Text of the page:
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General info about Ca2+
- Primary source is from ingested foods
- >99% combined w/PO4 & concentrated in skeletal system
- Inverse relationship w/PO4
- Bones provide readily available store of Ca2+
- Controlled by PTH, calcitonin, vitamin D
- Normal 8.5-11 mg/dL
What are the functions of Ca2+
- Blocks sodium Na+ transport & stabilizes cell membrane
- Transmission of nerve impulses
- Contraction of muscle (including myocardium)
- Aids in blood clotting
- Aids in formation of teeth & bone
- Only the ionized form is biologically active
What is the pathophys of hyperCa2+
- Hyperparathyroidism--Parathyroid-->PTH-->release of Ca2+ from bone into blood stream (resorption) and ^ reabsorption of Ca2+ in the GI and renal tubules.
- Malignant cancer-->destruction of bone and release of calcium into BS.
- Prolonged immobilization-->Ca2+ release into blood stream from bones.
- Hypophosphatemia due to inverse relationship between PO4 and Ca2+ levels.
- Excess vit D-->^reabsorption of Ca2+ from GI.
- Acidosis (increases ionized Ca2+ ). Decreases binding of Ca2+ with albumine to ^ levels of biolgically active Ca2+ in BS.
SnSs of hyperCa2+
- Decreased memory, confusion, disorientation
- Bone pain and fractures
- Irritability of cardiac muscle
- Renal calculi w/renal impairment
What are some nursing interventions for pt w/hyperCa2+
- Administer loop diuretic (ie Lasix) to eliminate via urine
- PO4. Due to inverse relationship with Ca2+ increasing one will decrease the other.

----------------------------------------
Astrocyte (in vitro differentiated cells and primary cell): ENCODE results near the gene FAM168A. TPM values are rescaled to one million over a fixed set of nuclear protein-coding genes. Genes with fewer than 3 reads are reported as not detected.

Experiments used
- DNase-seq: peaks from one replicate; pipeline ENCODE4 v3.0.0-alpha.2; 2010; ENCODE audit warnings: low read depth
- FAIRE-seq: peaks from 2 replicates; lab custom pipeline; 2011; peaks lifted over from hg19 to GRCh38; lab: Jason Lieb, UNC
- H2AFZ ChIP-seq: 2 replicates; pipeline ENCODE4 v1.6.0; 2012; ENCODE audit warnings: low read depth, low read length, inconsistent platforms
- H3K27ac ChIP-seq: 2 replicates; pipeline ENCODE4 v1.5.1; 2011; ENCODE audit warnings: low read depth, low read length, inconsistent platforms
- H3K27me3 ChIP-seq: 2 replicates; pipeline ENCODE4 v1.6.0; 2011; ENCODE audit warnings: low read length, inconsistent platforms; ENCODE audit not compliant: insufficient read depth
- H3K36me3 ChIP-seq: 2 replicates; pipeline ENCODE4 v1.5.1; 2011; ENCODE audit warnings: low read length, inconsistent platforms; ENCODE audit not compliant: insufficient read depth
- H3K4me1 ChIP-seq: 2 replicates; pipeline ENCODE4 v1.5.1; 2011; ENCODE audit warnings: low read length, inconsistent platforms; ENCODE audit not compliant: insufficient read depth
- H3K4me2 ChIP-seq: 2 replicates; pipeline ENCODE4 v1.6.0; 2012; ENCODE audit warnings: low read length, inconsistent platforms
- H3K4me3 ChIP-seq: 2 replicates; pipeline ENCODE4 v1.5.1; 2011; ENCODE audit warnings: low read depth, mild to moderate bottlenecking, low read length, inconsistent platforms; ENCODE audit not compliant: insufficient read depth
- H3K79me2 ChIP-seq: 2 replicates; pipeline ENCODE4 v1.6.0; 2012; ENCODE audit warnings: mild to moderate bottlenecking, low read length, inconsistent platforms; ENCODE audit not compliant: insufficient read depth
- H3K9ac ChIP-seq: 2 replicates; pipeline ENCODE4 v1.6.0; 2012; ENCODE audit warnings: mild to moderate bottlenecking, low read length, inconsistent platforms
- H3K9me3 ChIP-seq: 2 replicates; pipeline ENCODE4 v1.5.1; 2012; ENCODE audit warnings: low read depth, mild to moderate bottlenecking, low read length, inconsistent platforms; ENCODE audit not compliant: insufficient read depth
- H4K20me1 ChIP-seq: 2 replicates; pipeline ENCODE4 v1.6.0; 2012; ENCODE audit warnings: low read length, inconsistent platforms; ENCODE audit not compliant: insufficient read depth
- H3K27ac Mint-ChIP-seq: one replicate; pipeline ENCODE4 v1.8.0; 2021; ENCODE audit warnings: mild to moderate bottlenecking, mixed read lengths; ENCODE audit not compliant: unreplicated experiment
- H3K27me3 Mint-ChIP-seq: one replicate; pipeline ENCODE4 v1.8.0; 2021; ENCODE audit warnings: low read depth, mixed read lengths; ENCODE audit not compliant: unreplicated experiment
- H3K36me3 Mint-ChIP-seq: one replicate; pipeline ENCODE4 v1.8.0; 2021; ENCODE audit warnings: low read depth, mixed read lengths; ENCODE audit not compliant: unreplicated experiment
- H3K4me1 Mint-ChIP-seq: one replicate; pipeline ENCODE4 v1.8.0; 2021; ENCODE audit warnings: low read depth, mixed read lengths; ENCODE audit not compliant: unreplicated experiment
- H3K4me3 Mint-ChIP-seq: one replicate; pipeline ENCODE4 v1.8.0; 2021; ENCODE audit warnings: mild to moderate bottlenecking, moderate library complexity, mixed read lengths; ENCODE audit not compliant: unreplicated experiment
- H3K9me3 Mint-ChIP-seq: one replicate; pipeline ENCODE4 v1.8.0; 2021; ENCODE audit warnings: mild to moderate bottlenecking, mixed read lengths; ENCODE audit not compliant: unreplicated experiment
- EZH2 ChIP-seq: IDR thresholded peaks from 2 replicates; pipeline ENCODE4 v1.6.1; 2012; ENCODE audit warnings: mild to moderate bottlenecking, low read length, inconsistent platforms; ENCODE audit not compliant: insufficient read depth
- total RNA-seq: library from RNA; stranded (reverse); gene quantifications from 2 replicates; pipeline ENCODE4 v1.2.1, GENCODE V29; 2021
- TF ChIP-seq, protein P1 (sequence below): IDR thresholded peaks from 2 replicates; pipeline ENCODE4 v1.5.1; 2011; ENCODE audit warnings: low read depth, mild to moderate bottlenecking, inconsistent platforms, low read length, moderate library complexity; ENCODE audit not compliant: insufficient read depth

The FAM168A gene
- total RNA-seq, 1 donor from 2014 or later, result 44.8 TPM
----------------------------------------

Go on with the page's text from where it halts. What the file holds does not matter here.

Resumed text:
- Hydration w/isotonic saline infusion
- Synthetic calcitonin/etidronate
- Mobilization with weight bearing exercise to encourage Ca2+ reabsorption into bones.
- Increase hydration to 3-4L water/day to eliminate excess Ca2+ and to avoid producing kidney stones.
What are the common pathologies of hypoCa2+?
- Decreased production of PTH, ie due to partial removal of the thyroid gland.
- Acute pancreatitis-->lipolysis-->^binding of Ca2+ to fatty acids--> v levels of biologically active Ca2+
- Multiple blood transfusions due to addition of citrate (anticoagulant) during transfution. Ca2+ binds to citrate--> v levels of biologically active Ca2+
- Alkalosis. ^pH-->^binding of Ca2+ to protiens.
- Decreased intake
SnSs of hypoCa2+
- Trousseau’s sign: dorsaflexion of hand with BP cuff for a few minutes.
- Chvostek’s signs: tetany of face with mild finger poke to cheek.
- Laryngeal stridor
- numbness & tingling around the mouth or extremities
What are some nursing intervensions for the pt w/hypoCa2+?
- Oral or IV supplements
- Tx pain or anxiety to prevent hyperventilation-induced respiratory alkalosis-->hypoCa2+
- Sz precautions
- Tx cause
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